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dc.contributor.advisorBrowning, Larry D.en
dc.contributor.advisorRice, Ronald E.en
dc.creatorStephens, Keri Keilbergen
dc.date.accessioned2008-08-28T22:33:13Zen
dc.date.available2008-08-28T22:33:13Zen
dc.date.issued2005en
dc.identifierb60824402en
dc.identifier.urihttp://hdl.handle.net/2152/2110en
dc.descriptiontexten
dc.description.abstractThis study develops a theoretically-driven model for examining how we use discrete media and media combinations in organizations. Using a multi-theoretical base, I draw from three main areas of literature: that which demonstrates the value of using media in combination, the uses of discrete media, and media-use influence theories. From there, I use the literature to develop a coding scheme that quantifies interview data. Using a sample of 66 experienced media users representing diverse industries and two countries, U.S. and Norway, the resulting 4,826 codes generated through content analysis provide the base for the analyses seen here. Persuasion and documentation predicted the use of a media combination, while entertainment predicted the use of a discrete medium. Being an interorganizational communicator predicted using media for persuasion and being a U.S. worker predicted using media for entertainment. Intraorganizational communicators use media for information reasons as do workers from Norway. Using a finer grained analysis and examining the specific x discrete media, I found that email is used for documentation while face to face (FtF) is used for persuasion. Furthermore, the Web is used most often for information reasons. An examination of the specific media combinations revealed that the Web is used most often first in a media combination and it is used for learning, competitive intelligence, and preparation reasons. It also revealed that FtF is the medium most frequently used second in a media combination and that taken together, all the media-used-second can be characterized by their availability of audio cues and their ability to connect with external resources. Finally, the use pattern of complex sequences closely resembles FtF. After discussing the limitations of this research, these findings lead me to identify five areas for future research: (a) expand our understanding of social influences in media combinations, (b) further develop our understanding of how the Web is used as a vital part of a process-oriented view of communication, (c) continue developing coding schemes that characterize uses and influences on media, (d) explore the link between overload and media combinations, and (e) link the persuasion findings here to important organizational outcomes like efficiency and effectiveness.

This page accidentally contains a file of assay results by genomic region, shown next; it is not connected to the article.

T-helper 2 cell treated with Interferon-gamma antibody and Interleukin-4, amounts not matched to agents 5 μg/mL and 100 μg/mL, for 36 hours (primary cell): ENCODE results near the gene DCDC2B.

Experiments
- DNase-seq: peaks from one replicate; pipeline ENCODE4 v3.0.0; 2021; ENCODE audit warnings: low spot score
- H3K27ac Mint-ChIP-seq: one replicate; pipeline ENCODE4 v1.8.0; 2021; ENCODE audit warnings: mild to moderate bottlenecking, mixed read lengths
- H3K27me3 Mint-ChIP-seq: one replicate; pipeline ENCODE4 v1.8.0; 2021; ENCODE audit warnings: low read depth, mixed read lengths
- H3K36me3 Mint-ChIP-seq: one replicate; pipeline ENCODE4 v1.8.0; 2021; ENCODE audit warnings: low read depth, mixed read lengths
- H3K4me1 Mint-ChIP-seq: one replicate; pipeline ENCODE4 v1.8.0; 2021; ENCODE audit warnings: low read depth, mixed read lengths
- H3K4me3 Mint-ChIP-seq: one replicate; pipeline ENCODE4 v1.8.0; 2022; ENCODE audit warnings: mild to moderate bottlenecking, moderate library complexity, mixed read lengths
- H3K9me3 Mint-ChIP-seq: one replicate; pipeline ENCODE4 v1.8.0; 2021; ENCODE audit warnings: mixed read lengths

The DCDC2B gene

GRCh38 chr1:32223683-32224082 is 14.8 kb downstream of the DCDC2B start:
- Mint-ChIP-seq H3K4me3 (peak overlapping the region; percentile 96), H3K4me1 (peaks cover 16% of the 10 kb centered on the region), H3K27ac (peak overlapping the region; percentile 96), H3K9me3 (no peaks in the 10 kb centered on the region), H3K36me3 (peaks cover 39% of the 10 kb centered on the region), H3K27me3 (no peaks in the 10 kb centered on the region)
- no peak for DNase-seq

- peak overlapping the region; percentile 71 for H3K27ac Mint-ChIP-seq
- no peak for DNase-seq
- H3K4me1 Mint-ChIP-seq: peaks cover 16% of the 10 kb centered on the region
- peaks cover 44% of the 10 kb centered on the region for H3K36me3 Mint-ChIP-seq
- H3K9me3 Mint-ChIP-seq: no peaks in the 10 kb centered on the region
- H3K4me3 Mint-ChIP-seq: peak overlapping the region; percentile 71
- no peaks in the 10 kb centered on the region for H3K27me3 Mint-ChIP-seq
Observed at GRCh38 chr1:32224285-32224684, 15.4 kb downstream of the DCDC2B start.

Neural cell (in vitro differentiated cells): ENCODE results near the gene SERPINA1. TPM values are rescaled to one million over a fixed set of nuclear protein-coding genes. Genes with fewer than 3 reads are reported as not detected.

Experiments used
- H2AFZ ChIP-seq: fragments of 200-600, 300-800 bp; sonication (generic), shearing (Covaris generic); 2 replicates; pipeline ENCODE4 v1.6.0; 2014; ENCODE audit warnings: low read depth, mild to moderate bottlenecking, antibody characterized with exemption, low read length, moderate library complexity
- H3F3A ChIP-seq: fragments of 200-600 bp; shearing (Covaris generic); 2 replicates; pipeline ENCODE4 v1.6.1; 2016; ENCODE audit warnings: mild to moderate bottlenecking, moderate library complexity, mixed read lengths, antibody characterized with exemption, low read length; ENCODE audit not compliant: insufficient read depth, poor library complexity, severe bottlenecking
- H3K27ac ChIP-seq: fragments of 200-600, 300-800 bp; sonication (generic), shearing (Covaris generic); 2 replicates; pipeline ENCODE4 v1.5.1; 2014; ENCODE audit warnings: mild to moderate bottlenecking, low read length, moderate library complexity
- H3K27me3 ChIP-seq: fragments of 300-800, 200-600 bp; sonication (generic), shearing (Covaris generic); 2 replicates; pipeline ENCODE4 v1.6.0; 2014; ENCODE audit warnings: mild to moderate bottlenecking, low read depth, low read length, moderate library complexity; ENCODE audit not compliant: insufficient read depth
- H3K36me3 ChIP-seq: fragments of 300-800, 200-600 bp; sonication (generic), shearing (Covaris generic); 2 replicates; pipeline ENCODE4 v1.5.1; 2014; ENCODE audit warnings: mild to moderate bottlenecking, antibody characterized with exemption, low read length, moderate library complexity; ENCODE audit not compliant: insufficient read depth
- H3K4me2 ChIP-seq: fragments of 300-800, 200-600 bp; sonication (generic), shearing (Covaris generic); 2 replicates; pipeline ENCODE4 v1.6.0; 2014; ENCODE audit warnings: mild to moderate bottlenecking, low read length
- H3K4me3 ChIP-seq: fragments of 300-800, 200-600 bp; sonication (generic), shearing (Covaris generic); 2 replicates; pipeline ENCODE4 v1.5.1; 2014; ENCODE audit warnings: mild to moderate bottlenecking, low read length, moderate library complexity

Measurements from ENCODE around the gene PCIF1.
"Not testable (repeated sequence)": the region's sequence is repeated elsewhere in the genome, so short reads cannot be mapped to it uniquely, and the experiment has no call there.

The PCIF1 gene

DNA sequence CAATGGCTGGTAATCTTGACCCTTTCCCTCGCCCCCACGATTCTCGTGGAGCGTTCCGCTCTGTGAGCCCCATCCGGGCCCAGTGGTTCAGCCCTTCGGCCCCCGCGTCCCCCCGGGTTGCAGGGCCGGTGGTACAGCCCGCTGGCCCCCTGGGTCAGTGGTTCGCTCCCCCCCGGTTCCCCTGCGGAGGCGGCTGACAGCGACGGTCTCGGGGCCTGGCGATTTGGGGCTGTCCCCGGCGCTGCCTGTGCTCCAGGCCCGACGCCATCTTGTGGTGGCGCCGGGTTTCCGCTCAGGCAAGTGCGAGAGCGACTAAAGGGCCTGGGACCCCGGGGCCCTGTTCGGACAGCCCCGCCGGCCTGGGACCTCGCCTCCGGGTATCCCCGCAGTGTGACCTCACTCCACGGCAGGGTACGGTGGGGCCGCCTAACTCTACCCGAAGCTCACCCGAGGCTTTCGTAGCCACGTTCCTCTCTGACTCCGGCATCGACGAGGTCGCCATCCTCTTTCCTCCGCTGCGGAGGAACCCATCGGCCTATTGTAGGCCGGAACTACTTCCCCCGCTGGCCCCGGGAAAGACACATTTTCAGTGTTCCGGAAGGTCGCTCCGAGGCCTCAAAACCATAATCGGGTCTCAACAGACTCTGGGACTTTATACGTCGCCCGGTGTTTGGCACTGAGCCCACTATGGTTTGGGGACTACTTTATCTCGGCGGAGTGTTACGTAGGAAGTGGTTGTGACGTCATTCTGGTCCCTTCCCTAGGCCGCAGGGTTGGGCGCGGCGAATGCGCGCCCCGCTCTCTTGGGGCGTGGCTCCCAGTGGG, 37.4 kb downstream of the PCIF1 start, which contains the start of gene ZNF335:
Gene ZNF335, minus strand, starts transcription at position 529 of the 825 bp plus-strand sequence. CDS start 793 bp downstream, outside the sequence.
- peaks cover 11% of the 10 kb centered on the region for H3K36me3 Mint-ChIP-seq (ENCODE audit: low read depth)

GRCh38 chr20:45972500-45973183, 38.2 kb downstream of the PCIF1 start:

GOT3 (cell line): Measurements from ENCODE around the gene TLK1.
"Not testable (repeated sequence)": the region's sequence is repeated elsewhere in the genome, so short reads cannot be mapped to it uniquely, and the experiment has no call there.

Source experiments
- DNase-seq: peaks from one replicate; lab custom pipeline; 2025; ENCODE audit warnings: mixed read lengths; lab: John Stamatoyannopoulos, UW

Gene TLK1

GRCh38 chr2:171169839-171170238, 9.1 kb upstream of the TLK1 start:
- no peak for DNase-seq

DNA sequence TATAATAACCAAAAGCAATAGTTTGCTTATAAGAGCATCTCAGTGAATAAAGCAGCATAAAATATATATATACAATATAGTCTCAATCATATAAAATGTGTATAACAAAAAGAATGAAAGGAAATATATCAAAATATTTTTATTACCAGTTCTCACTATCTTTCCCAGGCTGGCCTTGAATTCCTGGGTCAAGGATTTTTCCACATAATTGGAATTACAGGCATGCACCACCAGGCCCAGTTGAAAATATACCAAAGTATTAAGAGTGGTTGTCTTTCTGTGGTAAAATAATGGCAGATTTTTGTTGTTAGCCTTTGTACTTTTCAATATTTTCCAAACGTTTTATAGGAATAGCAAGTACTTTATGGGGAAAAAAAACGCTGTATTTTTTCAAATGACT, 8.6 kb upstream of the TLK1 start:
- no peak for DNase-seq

dc.format.mediumelectronicen
dc.language.isoengen
dc.rightsCopyright is held by the author. Presentation of this material on the Libraries' web site by University Libraries, The University of Texas at Austin was made possible under a limited license grant from the author who has retained all copyrights in the works.en
dc.subject.lcshInterneten
dc.subject.lcshCommunicationen
dc.subject.lcshElectronic mail systemsen
dc.titleCombinatorial media use in organizations: understanding why people use more than on medium to communicateen
dc.description.departmentCommunication Studiesen
dc.identifier.oclc68907202en
dc.type.genreThesisen
thesis.degree.departmentCommunication Studiesen
thesis.degree.disciplineCommunication Studiesen
thesis.degree.grantorThe University of Texas at Austinen
thesis.degree.levelDoctoralen
thesis.degree.nameDoctor of Philosophyen


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